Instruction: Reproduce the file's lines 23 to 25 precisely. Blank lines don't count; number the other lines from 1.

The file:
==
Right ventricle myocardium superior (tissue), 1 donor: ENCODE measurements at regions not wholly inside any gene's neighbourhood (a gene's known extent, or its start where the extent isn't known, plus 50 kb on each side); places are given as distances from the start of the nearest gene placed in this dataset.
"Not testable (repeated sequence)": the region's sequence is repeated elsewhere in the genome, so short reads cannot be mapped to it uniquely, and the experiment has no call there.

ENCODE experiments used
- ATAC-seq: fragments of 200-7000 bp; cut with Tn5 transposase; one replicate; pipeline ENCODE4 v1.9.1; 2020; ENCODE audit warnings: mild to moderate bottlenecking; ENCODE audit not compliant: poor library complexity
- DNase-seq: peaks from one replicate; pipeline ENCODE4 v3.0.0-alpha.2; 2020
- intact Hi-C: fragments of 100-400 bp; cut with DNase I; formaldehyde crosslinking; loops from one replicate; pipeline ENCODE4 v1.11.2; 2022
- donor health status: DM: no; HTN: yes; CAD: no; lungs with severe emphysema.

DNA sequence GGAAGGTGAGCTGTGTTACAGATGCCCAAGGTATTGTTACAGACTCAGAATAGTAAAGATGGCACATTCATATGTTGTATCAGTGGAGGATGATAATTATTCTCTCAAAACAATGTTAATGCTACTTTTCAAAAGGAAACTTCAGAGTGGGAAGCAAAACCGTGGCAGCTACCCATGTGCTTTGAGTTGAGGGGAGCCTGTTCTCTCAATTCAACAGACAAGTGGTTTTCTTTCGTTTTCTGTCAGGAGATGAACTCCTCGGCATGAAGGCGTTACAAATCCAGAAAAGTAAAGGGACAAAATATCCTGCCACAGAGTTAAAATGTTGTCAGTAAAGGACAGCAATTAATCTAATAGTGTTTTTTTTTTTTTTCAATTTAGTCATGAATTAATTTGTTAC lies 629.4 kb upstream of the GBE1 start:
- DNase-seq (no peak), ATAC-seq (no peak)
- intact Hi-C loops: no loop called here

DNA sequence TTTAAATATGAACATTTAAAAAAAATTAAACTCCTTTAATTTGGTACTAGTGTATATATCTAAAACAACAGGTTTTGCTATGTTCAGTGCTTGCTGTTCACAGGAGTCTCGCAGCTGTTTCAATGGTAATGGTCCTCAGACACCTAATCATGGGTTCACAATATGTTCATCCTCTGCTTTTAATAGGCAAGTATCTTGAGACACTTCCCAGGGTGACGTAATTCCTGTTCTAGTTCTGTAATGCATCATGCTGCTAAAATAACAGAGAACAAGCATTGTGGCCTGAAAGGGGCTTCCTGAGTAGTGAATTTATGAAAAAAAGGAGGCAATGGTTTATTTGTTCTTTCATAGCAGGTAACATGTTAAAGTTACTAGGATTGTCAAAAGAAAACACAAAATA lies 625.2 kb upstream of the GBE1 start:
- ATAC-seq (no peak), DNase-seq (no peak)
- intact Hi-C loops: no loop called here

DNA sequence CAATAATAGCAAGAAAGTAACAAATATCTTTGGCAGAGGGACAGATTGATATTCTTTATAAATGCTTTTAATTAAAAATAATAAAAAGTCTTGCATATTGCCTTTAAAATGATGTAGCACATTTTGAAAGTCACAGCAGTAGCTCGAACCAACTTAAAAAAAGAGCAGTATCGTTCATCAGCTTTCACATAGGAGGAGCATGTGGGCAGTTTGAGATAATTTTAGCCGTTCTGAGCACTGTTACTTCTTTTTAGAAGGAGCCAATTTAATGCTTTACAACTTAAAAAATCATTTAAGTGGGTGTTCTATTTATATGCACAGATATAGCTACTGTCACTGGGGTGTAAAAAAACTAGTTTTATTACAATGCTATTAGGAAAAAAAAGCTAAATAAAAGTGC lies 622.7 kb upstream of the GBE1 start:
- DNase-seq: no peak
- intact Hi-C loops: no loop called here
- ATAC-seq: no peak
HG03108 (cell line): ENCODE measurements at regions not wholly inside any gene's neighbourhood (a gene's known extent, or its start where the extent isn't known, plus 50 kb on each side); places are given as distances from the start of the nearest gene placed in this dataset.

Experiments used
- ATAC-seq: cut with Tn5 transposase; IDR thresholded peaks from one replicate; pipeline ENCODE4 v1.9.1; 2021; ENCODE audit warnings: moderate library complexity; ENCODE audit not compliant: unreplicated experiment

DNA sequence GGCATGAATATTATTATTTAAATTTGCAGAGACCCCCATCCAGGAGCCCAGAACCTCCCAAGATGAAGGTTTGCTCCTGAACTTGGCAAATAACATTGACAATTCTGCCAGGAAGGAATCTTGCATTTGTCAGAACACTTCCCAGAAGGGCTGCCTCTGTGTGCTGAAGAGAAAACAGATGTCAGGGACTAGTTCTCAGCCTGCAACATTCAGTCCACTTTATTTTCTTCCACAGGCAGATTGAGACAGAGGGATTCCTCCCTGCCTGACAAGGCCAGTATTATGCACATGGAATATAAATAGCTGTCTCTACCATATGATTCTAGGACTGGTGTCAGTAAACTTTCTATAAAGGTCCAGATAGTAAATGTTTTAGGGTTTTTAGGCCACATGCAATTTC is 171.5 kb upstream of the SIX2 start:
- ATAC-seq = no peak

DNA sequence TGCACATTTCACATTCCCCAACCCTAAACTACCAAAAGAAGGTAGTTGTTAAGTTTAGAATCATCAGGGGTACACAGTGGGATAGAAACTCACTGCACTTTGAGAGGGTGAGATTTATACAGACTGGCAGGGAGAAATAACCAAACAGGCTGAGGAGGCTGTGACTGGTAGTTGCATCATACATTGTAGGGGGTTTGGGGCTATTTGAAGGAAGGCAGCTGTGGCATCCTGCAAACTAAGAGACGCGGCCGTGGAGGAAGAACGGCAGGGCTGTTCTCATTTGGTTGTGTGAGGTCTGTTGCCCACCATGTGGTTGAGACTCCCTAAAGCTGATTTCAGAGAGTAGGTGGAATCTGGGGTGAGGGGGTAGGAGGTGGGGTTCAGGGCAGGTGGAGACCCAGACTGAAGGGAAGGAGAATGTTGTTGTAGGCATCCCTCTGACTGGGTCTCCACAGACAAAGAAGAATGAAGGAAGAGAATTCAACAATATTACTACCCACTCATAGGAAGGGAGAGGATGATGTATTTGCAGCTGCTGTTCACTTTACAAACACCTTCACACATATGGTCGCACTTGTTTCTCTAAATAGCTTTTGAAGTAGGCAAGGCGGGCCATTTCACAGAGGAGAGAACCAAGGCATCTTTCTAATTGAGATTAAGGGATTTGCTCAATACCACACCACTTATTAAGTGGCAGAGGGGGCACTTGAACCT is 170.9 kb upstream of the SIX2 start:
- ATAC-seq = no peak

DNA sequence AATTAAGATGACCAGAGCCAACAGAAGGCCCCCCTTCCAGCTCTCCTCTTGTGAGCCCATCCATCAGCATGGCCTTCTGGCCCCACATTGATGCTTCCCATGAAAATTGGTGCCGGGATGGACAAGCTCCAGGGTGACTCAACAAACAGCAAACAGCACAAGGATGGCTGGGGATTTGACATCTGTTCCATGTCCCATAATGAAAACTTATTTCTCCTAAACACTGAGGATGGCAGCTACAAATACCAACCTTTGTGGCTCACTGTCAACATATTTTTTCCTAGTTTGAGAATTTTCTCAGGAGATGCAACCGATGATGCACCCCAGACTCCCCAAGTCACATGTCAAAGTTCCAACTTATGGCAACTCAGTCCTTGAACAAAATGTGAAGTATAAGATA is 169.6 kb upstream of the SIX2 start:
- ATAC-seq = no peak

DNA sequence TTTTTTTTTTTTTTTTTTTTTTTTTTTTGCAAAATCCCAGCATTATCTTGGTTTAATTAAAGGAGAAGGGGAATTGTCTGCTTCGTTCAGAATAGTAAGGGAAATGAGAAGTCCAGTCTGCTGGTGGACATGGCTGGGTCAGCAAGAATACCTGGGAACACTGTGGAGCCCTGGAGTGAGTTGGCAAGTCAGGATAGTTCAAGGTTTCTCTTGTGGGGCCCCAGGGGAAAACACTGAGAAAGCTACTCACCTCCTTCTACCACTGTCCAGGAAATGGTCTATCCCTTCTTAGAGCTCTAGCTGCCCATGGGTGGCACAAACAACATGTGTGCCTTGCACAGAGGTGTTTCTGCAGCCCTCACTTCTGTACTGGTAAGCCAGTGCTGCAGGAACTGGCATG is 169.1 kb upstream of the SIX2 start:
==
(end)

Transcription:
DNA sequence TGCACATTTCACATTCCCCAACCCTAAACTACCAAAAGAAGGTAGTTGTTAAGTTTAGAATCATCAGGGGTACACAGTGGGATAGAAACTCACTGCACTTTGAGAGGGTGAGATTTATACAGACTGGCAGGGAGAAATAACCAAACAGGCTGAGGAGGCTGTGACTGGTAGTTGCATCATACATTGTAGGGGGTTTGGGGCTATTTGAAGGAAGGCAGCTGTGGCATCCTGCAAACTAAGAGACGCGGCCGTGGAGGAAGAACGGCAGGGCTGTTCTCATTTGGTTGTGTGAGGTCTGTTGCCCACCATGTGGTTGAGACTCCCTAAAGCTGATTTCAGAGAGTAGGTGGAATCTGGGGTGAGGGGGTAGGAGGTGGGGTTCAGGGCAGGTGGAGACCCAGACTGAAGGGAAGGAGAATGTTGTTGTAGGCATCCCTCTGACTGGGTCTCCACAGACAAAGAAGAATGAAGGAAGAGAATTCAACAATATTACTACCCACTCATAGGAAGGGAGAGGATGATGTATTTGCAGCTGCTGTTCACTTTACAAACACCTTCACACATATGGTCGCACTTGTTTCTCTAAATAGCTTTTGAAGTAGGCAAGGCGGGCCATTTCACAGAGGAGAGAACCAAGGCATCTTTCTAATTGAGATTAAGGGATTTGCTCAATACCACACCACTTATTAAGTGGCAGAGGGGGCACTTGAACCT is 170.9 kb upstream of the SIX2 start:
- ATAC-seq = no peak

DNA sequence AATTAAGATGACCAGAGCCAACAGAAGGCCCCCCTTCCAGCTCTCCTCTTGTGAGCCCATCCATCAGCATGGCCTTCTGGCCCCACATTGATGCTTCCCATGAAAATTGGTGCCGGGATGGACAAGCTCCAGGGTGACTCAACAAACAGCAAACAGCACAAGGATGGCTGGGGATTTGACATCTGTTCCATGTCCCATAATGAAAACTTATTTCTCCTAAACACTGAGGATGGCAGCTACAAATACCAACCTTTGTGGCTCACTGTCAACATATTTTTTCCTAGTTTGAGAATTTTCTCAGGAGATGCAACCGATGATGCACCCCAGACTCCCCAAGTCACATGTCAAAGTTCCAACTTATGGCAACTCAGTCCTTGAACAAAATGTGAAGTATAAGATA is 169.6 kb upstream of the SIX2 start: